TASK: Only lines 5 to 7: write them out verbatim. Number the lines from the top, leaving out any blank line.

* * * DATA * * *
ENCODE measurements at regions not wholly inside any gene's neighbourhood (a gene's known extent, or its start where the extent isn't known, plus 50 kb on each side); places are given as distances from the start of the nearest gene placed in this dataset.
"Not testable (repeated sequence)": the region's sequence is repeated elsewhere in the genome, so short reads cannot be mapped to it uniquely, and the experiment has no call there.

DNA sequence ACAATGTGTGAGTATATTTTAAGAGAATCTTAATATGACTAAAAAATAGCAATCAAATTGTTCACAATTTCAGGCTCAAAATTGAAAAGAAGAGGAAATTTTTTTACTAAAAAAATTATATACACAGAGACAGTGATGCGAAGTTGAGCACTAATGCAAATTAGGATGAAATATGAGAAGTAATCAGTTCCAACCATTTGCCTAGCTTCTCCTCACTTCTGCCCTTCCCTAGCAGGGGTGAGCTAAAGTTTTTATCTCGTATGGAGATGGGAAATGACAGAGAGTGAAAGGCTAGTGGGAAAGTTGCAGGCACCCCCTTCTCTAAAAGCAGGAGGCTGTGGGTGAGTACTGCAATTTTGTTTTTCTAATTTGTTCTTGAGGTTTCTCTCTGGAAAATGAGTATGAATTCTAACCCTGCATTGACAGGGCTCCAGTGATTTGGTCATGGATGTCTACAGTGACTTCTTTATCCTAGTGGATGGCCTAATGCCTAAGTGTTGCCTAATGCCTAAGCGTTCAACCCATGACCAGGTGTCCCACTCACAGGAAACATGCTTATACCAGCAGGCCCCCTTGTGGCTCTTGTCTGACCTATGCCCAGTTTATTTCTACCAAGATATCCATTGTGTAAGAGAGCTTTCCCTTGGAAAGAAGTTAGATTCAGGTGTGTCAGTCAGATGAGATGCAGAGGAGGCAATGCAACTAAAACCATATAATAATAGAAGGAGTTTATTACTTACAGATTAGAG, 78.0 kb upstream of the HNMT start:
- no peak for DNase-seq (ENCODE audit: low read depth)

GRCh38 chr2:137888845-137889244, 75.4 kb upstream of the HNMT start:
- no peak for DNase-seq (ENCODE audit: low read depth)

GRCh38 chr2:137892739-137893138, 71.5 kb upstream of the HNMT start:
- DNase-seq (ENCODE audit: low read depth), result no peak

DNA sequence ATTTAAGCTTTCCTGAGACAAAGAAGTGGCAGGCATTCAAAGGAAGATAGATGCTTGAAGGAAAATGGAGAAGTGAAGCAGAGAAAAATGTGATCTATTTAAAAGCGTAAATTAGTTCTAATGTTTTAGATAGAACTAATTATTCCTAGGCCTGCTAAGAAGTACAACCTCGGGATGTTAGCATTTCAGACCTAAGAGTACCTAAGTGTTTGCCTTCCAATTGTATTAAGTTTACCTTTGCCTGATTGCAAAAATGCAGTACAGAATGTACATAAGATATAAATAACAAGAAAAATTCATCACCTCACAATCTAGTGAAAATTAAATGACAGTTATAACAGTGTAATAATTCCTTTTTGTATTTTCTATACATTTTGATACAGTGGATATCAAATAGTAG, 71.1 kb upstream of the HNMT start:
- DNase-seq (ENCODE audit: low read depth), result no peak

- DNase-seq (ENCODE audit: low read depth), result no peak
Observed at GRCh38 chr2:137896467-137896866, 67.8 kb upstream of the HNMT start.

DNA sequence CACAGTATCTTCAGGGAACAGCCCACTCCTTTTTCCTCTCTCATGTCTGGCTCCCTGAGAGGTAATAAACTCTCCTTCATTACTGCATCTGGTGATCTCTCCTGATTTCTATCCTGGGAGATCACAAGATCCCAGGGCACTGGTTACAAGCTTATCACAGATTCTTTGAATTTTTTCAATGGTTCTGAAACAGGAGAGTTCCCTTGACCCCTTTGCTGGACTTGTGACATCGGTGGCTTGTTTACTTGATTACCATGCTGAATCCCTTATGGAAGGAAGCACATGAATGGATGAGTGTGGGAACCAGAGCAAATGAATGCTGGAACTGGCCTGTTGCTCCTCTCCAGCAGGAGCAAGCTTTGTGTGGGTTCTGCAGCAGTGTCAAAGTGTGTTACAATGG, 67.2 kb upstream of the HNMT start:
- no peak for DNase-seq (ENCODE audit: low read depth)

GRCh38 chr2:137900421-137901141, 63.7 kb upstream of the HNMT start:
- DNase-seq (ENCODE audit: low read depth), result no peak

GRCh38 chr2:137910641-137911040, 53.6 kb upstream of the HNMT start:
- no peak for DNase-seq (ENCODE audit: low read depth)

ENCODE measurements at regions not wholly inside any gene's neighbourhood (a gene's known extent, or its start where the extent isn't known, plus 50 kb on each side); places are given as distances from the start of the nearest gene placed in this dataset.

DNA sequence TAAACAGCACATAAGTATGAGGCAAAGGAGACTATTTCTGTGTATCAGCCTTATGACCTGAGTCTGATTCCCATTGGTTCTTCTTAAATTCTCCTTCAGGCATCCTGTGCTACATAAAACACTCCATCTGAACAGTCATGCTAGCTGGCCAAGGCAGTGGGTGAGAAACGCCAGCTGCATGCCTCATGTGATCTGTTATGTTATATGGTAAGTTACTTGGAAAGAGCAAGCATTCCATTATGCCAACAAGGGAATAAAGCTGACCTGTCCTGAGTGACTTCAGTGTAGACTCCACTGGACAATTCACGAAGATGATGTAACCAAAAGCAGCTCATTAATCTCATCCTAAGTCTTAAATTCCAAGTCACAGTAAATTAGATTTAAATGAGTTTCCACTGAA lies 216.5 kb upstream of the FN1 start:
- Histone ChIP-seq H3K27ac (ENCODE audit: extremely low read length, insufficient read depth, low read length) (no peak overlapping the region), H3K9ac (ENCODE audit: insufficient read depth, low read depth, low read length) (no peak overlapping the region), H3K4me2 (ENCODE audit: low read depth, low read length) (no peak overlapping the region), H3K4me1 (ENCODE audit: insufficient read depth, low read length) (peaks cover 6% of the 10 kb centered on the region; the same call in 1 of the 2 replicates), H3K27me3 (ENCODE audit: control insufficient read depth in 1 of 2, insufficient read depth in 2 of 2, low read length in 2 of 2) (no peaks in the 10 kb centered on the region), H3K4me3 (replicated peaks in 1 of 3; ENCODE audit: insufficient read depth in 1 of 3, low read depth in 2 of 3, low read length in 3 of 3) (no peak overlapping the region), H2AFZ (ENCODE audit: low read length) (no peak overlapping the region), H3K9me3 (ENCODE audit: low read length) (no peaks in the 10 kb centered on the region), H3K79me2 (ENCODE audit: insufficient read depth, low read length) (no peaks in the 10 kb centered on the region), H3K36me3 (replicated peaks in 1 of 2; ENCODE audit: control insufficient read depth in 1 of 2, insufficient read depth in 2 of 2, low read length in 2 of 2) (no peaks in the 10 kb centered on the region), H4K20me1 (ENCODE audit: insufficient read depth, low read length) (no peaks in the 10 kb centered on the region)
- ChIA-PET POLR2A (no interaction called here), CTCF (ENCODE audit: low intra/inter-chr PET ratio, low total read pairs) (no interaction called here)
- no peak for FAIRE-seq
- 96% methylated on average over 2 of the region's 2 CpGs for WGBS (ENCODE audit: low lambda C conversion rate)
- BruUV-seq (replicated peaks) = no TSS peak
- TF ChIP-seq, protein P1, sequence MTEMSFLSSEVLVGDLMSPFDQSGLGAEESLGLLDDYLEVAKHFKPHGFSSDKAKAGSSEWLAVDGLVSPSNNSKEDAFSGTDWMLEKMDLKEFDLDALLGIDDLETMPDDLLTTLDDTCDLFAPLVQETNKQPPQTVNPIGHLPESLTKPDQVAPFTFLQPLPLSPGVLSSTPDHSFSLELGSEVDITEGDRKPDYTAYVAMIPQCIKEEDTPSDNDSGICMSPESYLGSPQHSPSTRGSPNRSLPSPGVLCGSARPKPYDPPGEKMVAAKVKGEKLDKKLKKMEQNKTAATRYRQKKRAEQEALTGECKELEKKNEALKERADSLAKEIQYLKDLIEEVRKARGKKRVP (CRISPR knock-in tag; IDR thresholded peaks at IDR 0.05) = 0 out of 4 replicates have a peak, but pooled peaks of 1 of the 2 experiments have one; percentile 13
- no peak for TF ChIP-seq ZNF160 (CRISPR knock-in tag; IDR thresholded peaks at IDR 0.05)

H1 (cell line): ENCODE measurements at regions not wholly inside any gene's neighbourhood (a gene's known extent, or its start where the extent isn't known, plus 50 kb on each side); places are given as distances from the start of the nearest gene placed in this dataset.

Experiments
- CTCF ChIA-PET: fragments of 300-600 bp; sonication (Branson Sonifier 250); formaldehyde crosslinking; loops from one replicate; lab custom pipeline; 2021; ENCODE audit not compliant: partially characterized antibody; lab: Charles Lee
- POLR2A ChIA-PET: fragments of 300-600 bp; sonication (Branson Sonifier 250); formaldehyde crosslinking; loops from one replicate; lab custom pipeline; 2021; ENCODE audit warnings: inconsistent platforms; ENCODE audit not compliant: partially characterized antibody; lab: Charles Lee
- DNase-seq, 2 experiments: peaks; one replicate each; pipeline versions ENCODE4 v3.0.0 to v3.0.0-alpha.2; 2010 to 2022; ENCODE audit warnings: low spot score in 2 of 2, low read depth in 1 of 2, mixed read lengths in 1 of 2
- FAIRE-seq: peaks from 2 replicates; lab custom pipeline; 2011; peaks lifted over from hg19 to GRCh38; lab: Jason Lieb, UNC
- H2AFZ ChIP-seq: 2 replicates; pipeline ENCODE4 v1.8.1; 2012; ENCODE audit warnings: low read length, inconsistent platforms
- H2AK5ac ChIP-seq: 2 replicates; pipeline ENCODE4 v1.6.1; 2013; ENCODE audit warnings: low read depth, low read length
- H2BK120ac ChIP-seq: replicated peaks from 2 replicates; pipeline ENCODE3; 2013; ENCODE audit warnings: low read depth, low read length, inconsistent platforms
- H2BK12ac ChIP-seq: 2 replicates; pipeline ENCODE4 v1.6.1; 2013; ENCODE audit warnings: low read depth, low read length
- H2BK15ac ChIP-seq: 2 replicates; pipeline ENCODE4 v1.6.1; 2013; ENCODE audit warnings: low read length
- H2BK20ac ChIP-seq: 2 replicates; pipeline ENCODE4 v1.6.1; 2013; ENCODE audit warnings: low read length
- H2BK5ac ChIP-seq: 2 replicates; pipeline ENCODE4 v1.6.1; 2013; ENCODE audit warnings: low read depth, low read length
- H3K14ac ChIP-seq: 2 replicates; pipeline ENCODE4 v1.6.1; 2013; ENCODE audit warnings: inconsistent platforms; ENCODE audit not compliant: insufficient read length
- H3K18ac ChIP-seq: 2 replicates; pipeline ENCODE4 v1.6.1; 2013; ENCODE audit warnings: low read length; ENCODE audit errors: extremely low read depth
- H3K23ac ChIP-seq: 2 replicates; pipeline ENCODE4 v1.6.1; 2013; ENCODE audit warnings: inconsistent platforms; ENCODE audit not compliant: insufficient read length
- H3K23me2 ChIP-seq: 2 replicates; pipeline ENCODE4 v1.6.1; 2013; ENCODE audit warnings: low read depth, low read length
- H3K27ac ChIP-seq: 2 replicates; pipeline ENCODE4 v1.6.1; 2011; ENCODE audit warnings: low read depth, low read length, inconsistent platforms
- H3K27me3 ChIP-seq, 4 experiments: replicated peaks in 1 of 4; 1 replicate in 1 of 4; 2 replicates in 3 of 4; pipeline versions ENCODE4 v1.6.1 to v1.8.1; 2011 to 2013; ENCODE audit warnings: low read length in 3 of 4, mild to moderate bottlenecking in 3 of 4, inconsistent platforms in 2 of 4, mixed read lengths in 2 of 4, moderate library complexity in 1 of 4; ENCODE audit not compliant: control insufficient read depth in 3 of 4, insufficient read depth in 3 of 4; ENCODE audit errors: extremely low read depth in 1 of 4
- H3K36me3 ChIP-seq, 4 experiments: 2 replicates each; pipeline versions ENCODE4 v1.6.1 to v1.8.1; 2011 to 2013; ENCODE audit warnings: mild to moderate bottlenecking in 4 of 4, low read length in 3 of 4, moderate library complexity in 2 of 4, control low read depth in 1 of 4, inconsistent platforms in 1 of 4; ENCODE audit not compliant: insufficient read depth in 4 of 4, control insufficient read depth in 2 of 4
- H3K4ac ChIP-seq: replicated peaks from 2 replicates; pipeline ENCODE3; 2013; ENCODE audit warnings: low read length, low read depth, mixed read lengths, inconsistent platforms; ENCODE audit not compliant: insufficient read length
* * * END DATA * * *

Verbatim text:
GRCh38 chr2:137888845-137889244, 75.4 kb upstream of the HNMT start:
- no peak for DNase-seq (ENCODE audit: low read depth)

GRCh38 chr2:137892739-137893138, 71.5 kb upstream of the HNMT start: